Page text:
With all the news about declining honey bee populations, many people forget about the fact that bumblebees are also major pollinators. Bumblebees are natural pollinators and they are also raised artificially in order to facilitate pollination on large-scale commercial crops. Many of these commercial crops face various threats from industrial activity, insect pests and disease. One little known, yet significant contributor to crop destruction is a disease known as grey mold. The spread of grey mold within crops has the potential to cause serious economic problems as a result of crop destruction, and it is considered a major disease that must be controlled. Grey mold spreads easily via airborne particles, and it mostly effects strawberries and raspberries during their flowering period. At the moment, grey mold is controlled with various pesticides, but researchers have recently developed a novel method of pesticide delivery via bees. These pesticides can be carried and transported to plants by means of pollinating bumblebees.
Grey mold can be a difficult disease to control, as damage from the disease is only noticed once fruit begins to ripen. At this stage in the fruit’s development, the disease is too advanced to control. Bumblebees are ideal insects for the transport of pesticides because their hairy bodies easily hold pesticides in place until they are released onto the flowers that they visit.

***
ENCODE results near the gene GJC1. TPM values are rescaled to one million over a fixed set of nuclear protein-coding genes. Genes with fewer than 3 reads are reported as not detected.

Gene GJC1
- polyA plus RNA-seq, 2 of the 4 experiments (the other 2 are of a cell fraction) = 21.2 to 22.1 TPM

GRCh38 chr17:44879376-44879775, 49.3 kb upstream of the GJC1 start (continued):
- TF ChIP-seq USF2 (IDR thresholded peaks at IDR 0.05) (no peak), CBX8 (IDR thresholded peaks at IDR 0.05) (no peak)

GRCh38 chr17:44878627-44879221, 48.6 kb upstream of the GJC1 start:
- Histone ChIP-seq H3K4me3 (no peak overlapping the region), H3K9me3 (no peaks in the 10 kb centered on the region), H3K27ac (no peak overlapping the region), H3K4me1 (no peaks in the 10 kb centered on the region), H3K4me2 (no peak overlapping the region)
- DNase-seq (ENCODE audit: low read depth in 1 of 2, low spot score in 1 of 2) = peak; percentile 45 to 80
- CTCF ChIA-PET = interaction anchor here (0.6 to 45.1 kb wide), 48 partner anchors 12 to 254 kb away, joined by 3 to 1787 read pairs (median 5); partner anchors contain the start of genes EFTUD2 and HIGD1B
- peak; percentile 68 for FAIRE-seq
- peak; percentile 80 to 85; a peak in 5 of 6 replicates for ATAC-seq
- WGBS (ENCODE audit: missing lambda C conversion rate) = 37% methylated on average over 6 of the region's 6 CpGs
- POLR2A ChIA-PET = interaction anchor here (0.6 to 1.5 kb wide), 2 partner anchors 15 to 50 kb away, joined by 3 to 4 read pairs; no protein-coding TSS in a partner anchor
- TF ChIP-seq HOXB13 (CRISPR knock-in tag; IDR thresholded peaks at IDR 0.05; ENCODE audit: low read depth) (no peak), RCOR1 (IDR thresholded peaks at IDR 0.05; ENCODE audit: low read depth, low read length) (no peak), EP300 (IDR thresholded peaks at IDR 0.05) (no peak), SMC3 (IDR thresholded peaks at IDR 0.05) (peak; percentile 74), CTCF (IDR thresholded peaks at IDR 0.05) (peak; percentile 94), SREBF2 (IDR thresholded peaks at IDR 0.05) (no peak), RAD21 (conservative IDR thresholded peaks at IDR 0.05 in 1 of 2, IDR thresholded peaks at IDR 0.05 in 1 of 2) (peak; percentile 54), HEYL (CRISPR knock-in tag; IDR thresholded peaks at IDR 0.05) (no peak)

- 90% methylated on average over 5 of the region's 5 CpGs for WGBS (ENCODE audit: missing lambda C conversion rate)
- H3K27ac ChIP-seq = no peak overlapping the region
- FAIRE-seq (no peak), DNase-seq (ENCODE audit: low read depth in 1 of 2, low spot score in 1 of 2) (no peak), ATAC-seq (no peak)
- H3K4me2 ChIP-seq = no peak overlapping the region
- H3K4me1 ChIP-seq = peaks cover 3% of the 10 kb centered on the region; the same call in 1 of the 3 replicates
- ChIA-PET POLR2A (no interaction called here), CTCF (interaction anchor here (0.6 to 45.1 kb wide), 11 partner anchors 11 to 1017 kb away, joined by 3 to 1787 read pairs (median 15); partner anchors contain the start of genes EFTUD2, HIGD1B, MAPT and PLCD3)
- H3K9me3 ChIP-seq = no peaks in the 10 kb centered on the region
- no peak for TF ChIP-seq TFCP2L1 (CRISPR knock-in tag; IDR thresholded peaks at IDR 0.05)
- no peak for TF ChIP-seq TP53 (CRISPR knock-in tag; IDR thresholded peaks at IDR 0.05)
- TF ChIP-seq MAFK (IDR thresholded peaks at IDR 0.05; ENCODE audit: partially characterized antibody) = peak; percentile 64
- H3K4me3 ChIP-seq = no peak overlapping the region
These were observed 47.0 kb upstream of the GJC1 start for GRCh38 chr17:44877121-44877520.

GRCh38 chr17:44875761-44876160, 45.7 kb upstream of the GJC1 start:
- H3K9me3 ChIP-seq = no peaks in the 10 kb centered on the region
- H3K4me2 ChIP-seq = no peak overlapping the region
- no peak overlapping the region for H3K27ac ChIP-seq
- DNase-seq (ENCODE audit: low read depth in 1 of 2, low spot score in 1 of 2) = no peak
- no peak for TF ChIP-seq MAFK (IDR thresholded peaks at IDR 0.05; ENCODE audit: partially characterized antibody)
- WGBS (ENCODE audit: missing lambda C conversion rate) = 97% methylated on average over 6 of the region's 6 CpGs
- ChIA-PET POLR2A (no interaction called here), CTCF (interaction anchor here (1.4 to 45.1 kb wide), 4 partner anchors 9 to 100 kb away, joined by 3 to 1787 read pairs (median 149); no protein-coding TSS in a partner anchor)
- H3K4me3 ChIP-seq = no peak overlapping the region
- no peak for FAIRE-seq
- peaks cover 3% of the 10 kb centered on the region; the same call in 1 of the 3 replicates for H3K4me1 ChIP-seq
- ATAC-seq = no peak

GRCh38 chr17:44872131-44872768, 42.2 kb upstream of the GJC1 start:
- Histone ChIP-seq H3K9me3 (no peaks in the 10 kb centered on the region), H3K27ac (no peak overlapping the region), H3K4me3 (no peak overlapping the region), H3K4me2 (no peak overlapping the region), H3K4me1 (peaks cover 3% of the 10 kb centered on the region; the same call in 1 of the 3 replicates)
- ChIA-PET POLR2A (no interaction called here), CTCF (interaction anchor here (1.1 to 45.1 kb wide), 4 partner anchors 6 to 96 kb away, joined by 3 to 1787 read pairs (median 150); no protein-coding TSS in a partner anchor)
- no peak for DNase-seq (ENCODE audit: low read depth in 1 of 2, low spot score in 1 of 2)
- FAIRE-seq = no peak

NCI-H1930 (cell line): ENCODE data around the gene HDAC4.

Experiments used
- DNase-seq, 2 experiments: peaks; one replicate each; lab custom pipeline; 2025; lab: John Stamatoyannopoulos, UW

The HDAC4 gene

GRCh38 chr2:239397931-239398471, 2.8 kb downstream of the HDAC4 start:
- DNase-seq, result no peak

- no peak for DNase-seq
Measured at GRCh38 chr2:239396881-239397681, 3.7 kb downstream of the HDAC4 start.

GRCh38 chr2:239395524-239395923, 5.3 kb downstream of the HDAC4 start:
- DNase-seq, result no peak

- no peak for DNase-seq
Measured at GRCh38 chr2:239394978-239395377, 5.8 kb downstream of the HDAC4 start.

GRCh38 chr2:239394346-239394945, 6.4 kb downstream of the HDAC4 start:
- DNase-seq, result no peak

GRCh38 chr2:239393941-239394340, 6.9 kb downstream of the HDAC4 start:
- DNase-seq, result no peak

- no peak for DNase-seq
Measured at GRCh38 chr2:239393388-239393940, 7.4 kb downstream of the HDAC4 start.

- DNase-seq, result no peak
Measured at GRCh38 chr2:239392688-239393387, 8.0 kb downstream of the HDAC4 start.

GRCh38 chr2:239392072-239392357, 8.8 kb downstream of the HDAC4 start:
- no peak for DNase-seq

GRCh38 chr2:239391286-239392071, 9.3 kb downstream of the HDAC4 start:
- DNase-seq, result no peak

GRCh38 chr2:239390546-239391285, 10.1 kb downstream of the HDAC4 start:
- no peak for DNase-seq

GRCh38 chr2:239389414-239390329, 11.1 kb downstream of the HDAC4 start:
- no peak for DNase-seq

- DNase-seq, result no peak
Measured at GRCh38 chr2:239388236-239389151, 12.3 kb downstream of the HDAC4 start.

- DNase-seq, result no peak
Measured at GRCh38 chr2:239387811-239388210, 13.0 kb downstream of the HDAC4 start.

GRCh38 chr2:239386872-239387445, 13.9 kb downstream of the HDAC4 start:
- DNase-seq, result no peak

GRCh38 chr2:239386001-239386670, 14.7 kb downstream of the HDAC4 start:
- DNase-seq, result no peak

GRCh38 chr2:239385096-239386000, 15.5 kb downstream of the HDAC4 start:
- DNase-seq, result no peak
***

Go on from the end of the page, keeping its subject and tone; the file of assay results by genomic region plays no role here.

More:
As bumblebees leave their hives, they walk through a trey that contains either a formulated microbial fungicide or an antimicrobial insecticide preparation. These chemicals adhere to the bumblebee’s body while they search for flowers to pollinate. Once a bumblebee locates and lands on a flower, the poison solution is transferred to the flowering plant. The poison solution is ultimately transferred to every flower that the bumblebees visit for pollination purposes. The poison solution does not harm the bumblebees or the flowering plants, and it prevents the growth of grey mold. This poison delivery system will soon turn bumblebees into crop protectors as well as pollinators.
Do you think that this new crop-saving contraption will yield positive results?
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